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Review: Parmigiani Fleurier Toric Chronometre

With price, hands-on analysis and live photographs.
by Simon Neo on February 9, 2017
Positives

Textured background is an excellent differentiator for the Toric Chronometre

The Toric Chronometre is the first watch designed by Michel Parmigiani and it is a watch that symbolizes both innovation and culture. Each release of the Toric Chronometre is unique and presents new features that defines and differentiates itself from the rest of the crowd.

For this year’s SIHH release, Parmigiani Fleurier unveiled its latest iteration of the Toric Chronometre with its latest design features. Up till now, the Toric collection has been the exclusive realm of the complicated and very complicated where Parmigiani reserves their minute repeaters, tourbillons watches. For the first time, a time only Toric is revealed, and at a great price of CHF 18,500 ex-tax.

The design takes its cues from Ancient Greece as the brand seeks to make and become a part of history in watchmaking. One of the clear inspirations taken for the design are columns found in Ancient Greece where this aesthetic is taken up by the gadroons and knurling, all reflected on the case of the Toric Chronometre.

 

The latest design takes its cues from Ancient Greece's column designs

The latest design takes its cues from Ancient Greece’s column designs

Case, Dial and Hands

The latest release of the Toric Chronometre comes in a 40.8 mm white gold case and possesses distinct features especially around the bezel where we see alternating patterns of gadroons and knurling. We like the profile of the case as it only measures at 9.5 mm and would be an ideal dress watch for most. The case structure was also designed ergonomically with curved contours to inject comfort and dynamism for its user. The latter was made possible with a redesign of the strap and the attachment of the watch, giving the Toric Chronometre a streamlined and elegant look.

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The case structure was designed ergonomically with curved contours to inject comfort and dynamism.

The case structure was designed ergonomically with curved contours to inject comfort and dynamism.

 

The dial is available in two options, black opaline or white grained, both offering a very defined look that complements very nicely with the case design. Overall, the dial has a pretty simple design, featuring a very subtle minute track with two long Javelin hands sweeping across the dial.

The date is a moving disc shown in an aperture at 6. Some may not like the ability to partially see a future and a past date at the same time as today’s. Only odd dates are enumerated, even ones represented by a dot.

The Toric Chronometre’s crown is also an imposing feature for the watch as it helps to retain the signature codes of the collection and complement the aesthetics of the watch.

 

The alternating patterns of gadroons and knurling giving the Toric Chronometre its own character.

The alternating patterns of gadroons and knurling giving the Toric Chronometre its own character.

 

To enhance the design and elegance of the dial, we see the use of a textured background which is made possible by brushing the surface of the dial with a mixture of salt and silver powder. We like the idea of a textured background as it gives that extra touch to differentiate this release from others and give it its own mark of distinction.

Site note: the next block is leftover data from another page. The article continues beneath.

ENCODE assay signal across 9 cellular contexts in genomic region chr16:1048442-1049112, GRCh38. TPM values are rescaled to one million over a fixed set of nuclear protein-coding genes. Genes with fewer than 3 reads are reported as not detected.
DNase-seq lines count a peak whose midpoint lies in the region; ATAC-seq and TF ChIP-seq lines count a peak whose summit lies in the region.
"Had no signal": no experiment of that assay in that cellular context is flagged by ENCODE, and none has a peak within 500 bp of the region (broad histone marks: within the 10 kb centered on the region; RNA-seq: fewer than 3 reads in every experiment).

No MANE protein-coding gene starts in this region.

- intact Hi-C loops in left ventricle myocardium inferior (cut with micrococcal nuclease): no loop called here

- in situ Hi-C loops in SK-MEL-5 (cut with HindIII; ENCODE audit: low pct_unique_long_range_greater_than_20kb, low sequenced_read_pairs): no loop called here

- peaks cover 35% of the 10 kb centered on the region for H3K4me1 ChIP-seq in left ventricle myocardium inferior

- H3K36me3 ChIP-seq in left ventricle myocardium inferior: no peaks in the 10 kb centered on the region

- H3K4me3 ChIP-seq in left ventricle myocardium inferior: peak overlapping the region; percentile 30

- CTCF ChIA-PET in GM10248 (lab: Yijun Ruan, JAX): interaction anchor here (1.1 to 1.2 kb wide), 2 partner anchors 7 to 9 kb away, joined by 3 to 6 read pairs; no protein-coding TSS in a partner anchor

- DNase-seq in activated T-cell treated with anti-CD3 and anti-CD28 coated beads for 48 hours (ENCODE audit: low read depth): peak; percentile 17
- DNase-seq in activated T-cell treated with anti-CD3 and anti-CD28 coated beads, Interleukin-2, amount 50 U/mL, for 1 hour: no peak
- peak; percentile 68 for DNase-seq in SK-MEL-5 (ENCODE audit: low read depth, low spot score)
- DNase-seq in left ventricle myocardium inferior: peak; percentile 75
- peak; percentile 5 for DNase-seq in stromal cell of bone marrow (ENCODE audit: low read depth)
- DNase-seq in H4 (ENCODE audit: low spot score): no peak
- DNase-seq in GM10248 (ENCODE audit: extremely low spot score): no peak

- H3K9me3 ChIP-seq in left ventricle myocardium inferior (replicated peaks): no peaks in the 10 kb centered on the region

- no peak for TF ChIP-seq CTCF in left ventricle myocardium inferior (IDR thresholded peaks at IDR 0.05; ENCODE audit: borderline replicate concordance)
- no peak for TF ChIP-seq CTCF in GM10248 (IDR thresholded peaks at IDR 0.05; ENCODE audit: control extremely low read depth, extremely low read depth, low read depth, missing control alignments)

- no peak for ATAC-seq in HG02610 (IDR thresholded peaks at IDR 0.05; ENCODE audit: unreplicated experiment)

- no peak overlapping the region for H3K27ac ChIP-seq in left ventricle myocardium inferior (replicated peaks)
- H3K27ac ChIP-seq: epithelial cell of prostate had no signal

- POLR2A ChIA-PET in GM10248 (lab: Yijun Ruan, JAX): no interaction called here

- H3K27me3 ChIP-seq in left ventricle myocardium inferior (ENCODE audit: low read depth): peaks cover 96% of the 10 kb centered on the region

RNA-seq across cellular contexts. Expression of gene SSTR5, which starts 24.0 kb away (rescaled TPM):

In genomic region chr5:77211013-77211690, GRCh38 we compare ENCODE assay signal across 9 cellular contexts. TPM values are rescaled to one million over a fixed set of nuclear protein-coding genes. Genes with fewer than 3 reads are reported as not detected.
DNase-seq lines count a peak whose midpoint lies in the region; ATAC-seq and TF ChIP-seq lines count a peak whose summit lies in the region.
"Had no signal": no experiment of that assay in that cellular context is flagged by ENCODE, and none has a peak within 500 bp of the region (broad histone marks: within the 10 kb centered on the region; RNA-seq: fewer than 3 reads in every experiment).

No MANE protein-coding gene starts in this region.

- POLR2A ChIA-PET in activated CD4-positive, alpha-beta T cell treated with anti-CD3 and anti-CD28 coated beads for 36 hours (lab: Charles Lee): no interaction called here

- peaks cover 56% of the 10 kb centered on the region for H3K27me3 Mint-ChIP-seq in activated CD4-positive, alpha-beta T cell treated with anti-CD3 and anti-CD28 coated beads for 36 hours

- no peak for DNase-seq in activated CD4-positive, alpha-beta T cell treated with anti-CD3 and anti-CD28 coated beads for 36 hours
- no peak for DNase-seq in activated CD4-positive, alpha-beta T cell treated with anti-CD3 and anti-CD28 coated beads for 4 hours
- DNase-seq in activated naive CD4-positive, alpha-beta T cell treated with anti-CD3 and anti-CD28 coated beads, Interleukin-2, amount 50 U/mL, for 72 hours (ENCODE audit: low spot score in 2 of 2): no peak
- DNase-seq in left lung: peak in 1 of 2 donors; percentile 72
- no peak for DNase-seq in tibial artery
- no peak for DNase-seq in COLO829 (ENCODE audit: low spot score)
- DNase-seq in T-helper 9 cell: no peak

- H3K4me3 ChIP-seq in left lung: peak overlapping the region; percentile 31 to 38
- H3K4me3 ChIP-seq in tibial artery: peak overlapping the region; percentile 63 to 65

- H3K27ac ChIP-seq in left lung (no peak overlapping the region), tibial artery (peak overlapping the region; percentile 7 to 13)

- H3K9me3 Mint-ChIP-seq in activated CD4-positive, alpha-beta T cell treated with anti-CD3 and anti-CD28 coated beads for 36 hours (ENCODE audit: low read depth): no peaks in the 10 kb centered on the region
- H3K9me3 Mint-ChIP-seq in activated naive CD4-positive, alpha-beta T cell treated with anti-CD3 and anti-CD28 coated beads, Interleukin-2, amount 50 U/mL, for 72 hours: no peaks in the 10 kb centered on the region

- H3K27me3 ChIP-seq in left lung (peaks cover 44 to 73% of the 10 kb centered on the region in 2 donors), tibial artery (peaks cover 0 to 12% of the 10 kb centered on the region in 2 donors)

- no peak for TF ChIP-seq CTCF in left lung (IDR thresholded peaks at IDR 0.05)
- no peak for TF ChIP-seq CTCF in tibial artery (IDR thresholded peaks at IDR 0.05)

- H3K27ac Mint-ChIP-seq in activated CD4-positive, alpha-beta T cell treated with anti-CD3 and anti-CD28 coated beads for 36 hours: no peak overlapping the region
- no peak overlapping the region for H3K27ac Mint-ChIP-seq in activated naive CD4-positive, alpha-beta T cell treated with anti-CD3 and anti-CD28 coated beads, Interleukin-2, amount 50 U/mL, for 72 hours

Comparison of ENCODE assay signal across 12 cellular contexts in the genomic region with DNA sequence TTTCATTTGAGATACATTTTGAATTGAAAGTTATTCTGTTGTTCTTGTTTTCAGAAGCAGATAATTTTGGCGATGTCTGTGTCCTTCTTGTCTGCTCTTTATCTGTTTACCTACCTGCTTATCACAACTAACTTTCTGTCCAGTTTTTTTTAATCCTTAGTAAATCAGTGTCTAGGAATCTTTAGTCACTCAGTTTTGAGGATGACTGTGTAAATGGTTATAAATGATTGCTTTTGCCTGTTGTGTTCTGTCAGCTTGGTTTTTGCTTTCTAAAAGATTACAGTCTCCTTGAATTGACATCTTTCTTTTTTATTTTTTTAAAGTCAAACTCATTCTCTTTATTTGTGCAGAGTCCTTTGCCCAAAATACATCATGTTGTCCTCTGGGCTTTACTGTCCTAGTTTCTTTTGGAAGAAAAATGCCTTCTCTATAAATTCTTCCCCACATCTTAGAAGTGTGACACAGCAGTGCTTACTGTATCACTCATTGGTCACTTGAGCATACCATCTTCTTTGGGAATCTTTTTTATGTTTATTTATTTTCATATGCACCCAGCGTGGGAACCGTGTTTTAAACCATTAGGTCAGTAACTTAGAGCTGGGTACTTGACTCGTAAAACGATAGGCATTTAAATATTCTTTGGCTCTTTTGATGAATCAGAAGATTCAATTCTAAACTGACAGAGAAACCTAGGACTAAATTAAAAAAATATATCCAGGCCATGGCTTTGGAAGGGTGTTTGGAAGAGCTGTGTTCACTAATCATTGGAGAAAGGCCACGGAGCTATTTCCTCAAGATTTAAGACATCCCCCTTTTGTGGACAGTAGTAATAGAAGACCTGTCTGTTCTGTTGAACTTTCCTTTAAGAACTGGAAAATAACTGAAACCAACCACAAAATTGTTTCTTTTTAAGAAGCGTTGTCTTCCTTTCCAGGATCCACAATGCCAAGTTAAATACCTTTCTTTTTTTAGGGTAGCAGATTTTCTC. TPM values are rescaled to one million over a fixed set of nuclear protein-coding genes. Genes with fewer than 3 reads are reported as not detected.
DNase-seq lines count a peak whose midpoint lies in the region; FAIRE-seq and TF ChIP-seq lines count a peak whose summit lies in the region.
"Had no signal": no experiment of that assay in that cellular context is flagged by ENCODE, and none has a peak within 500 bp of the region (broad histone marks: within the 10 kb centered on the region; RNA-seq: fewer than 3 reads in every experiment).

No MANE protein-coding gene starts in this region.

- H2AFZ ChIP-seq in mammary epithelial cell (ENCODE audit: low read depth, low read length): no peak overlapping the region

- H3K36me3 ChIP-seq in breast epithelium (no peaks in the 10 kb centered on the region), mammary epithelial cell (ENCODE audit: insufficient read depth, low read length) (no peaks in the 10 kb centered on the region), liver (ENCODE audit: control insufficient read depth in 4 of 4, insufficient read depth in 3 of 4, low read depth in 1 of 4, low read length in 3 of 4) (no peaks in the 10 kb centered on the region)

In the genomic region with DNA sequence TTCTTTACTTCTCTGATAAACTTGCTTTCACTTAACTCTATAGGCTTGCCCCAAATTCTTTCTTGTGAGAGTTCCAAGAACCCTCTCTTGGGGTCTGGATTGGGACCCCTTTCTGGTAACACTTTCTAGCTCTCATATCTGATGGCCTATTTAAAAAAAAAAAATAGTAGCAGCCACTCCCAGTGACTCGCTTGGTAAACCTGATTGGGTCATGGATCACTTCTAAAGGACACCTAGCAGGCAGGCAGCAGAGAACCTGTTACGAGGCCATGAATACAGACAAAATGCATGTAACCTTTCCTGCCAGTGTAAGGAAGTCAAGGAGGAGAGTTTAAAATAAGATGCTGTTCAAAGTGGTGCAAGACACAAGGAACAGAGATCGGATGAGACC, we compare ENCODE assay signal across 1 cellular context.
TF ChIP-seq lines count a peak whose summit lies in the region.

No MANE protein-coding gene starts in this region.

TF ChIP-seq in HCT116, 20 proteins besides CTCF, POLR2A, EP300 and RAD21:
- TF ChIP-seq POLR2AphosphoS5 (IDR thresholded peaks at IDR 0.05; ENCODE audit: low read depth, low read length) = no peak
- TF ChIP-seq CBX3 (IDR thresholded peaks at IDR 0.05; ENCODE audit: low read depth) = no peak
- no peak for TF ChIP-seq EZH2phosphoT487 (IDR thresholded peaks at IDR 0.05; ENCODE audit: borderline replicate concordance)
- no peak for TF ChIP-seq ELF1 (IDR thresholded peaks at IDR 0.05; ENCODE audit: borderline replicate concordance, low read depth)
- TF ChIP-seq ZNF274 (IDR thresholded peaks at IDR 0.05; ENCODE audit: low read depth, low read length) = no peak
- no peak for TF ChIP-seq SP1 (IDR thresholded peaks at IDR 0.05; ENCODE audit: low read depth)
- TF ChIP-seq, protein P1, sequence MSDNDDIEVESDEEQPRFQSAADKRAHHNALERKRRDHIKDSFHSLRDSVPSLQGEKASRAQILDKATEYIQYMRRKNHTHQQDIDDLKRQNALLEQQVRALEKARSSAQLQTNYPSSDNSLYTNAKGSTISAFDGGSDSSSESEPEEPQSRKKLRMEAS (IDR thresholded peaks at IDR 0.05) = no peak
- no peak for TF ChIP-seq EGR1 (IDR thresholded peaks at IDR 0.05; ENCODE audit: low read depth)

The Movement

The Toric Chronometre is powered by the PF331 calibre movement and it operates at 28,800 vph, featuring a power reserve of 55 hours. Each movement features a unique certification number engraved on it to detail the uniqueness of each piece and the meeting of the most stringent of standards for accuracy and reliability. The watch features a see-through case back which gives a full view of the movement in action and we like the design of the oscillating rotor, simply well-executed by Parmigiani in terms of design and craftsmanship.

Read also:   Review: Rolex OYSTER PERPETUAL DATEJUST 41

 

The watch features a see-through caseback which gives a full view of the movement in action.

The watch features a see-through caseback which gives a full view of the movement in action.

 

Movement finishing is typical of the Parmigiani higher end pieces. Which means it is very good to excellent. All the traditional finishing elements are address nicely, and we can see a lot of handwork on the movement. The aesthetics of the movement is also quite nice, and a good harmony of beauty and function follows.

 

Concluding Thoughts

This latest iteration of the Toric Chronometre is well-executed and we liked how the brand took its design cues from Ancient Greece and incorporated it into their design. Especially for the dial, the use of the textured background gave the watch a different feel though it may have a simple design, making this release unique. The Toric Chronometre comes with a black Hermes alligator strap which complements very nicely with the design of the watch. And at CHF 18,500, it is reasonably good value for money.

 

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1 Comments
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  • Elvin
    February 10, 2017 at 4:08 pm

    I believe there are some inaccuracies in your review. The 1st watch designed by Mr Parmigiani is the Toric, not the Toric Chronometre.

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